History suggests time is right to buy Dow stocks
Are you too late to the rally?
One of the fastest bull markets in history pushed the Dow Jones industrial average to a close near 12,000 last week, the highest point for the index of 30 blue chip stocks in two and a half years. The broader Standard and Poor's 500 index, the benchmark for most mutual funds, flirted with similar highs. An investor who bought an S&P 500 index fund at its March 2009 low has doubled his money since then, assuming dividends were reinvested.
But lost in the attention focused on Dow 12,000 is the fact that it has lagged every other U.S. market index over the past 12 months. Large companies have only recently started to take the lead. That suggests that the bull market could push ahead despite the Dow's 1.4 percent drop on Friday when concerns about political turmoil in Egypt and a couple of disappointing earnings reports gave investors reason to sell.
Markets tend to move in cycles. Riskier smaller companies often fall hardest during a recession and perform the best coming out of one. Larger companies, which often hold more of their value during downturns, tend to perform better after a recovery turns into an economic expansion. After the tech bubble popped, for instance, small companies performed better than the Dow index every year from 2003 to 2006. Dow stocks performed better from 2006 to the start of the financial crisis in 2008.
That cycle is under way again. The Russell 2000, which tracks the performance of smaller companies, returned 27 percent after dividends each of the last two years. The Dow gained 22.6 percent after dividends in 2009 and 14 percent in 2010. So far this year, however, the Dow has gained 2.4 percent, while the Russell index has dropped 1.1 percent.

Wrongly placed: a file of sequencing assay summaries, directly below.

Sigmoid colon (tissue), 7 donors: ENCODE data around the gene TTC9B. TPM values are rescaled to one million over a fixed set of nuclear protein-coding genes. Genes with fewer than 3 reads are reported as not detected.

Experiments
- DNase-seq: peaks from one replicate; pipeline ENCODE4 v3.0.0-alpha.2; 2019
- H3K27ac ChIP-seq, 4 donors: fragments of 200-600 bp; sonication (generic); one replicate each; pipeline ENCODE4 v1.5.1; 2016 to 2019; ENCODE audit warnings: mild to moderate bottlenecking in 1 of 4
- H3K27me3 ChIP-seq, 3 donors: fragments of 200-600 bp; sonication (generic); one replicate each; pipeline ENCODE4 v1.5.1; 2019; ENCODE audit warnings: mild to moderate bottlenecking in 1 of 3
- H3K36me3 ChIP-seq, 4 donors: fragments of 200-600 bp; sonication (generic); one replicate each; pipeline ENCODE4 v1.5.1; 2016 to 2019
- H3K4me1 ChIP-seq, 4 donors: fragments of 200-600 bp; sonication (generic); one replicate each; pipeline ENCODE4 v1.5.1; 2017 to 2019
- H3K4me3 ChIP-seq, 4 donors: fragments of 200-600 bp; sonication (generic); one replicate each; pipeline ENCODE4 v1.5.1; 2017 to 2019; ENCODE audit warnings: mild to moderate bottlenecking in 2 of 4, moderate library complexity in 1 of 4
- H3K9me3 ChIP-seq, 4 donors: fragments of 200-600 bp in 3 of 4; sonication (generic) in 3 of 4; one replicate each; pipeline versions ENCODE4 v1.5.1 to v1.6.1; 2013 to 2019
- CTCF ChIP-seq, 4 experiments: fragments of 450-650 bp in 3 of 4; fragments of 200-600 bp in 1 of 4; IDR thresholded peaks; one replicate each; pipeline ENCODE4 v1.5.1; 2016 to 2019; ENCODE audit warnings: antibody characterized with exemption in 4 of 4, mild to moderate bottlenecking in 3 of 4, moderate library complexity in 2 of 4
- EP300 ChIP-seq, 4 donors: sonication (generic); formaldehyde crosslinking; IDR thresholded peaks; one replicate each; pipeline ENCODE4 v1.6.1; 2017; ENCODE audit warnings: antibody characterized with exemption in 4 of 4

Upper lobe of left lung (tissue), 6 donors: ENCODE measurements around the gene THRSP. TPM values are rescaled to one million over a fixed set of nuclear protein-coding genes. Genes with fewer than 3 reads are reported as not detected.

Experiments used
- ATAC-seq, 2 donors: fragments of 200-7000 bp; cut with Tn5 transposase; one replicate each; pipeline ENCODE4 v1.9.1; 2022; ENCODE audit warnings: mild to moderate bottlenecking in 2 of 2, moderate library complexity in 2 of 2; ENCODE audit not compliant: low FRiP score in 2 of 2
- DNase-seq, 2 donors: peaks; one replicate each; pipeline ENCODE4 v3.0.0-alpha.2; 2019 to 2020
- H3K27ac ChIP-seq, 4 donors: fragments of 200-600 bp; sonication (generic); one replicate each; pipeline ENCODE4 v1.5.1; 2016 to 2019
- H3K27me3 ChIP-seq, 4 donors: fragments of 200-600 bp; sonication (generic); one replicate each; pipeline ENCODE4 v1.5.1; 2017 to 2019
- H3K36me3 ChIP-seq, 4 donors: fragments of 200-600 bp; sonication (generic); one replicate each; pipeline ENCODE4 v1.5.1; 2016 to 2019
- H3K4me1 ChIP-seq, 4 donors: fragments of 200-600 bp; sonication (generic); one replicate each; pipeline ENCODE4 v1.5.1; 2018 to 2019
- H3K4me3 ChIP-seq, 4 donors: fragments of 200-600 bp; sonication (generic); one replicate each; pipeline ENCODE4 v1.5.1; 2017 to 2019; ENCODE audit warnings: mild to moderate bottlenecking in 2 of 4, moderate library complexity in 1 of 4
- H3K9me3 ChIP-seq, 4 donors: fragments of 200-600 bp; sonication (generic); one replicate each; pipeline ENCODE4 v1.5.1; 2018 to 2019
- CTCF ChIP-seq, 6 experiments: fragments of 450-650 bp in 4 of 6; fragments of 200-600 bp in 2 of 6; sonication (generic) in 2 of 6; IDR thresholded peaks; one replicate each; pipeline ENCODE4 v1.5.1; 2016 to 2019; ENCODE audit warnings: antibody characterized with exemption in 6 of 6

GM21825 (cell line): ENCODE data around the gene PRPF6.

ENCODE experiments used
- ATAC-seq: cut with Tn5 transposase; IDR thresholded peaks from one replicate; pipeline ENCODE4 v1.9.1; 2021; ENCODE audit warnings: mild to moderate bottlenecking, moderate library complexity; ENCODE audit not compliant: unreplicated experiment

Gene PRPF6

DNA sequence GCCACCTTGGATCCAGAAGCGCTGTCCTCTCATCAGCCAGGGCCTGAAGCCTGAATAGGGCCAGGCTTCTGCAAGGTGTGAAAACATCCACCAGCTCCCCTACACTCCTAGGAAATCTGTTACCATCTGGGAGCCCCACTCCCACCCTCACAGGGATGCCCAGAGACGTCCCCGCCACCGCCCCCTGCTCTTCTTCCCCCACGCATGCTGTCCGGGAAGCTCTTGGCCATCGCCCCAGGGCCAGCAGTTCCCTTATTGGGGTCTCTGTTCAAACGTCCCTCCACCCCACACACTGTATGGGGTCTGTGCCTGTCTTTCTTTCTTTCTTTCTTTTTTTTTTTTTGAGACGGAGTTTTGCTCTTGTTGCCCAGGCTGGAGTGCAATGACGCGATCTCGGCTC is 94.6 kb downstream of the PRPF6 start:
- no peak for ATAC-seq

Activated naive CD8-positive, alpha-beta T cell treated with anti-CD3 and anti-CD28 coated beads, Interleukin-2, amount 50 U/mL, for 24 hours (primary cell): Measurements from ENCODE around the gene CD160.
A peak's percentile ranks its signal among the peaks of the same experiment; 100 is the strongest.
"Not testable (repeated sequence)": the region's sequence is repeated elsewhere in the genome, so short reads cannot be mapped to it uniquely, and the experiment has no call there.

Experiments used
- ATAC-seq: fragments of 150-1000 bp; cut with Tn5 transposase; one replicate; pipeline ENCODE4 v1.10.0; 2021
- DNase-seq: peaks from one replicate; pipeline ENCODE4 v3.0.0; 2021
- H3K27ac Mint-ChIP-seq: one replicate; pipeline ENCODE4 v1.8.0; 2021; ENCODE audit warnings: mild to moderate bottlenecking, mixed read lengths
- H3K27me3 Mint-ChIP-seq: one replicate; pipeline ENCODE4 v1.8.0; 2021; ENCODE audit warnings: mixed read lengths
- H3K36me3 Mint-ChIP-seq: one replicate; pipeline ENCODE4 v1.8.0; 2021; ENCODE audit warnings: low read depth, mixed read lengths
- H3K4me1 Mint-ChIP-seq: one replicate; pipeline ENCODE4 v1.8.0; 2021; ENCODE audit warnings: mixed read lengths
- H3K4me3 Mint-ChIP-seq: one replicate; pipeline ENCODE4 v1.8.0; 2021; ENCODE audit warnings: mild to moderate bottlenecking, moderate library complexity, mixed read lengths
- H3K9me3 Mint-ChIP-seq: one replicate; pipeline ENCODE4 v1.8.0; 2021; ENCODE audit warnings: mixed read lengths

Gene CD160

"We're getting closer to the cross-over point in the bull market," says Doug Godine, managing director at Signal Hill, an investment bank.
Dow stocks range from Caterpillar to Coca Cola and Merck to Microsoft. The index is meant to mirror the overall economy, which is improving. The Commerce Department said Friday that the gross domestic product, the broadest measure of the economy, grew at an annual rate of 3.2 percent from October to December. Economists expect consumer spending to double in 2011 from last year's rate. And businesses are starting to spend more money on computers, energy and basic products.
Dow components International Business Machines and Hewlett-Packard have jumped more than 8 percent since the start of the year. Another Dow member, General Electric, closed above $20 a share Monday, the first time since October 2008. The company said the previous Friday that fourth-quarter profit jumped 52 percent thanks to big gains from its GE Capital and energy infrastructure divisions.
The other reason Dow stocks are doing well lately: They're cheap by recent historical standards. The index's trailing price to earnings ratio, a measure that shows investors how much they are paying for a dollar in earnings, is 14.7, well below the 18.1 it has averaged since 2003. The price to earnings ratio for the S&P 500 index of large companies, meanwhile, is 17.3.
"Big stocks are still playing catch-up," says Bob Doll, chief market strategist at BlackRock, a firm that manages $3.45 trillion in assets. "As they go higher, investors are going to say 'Stocks are going up, so I better buy some more of them.'"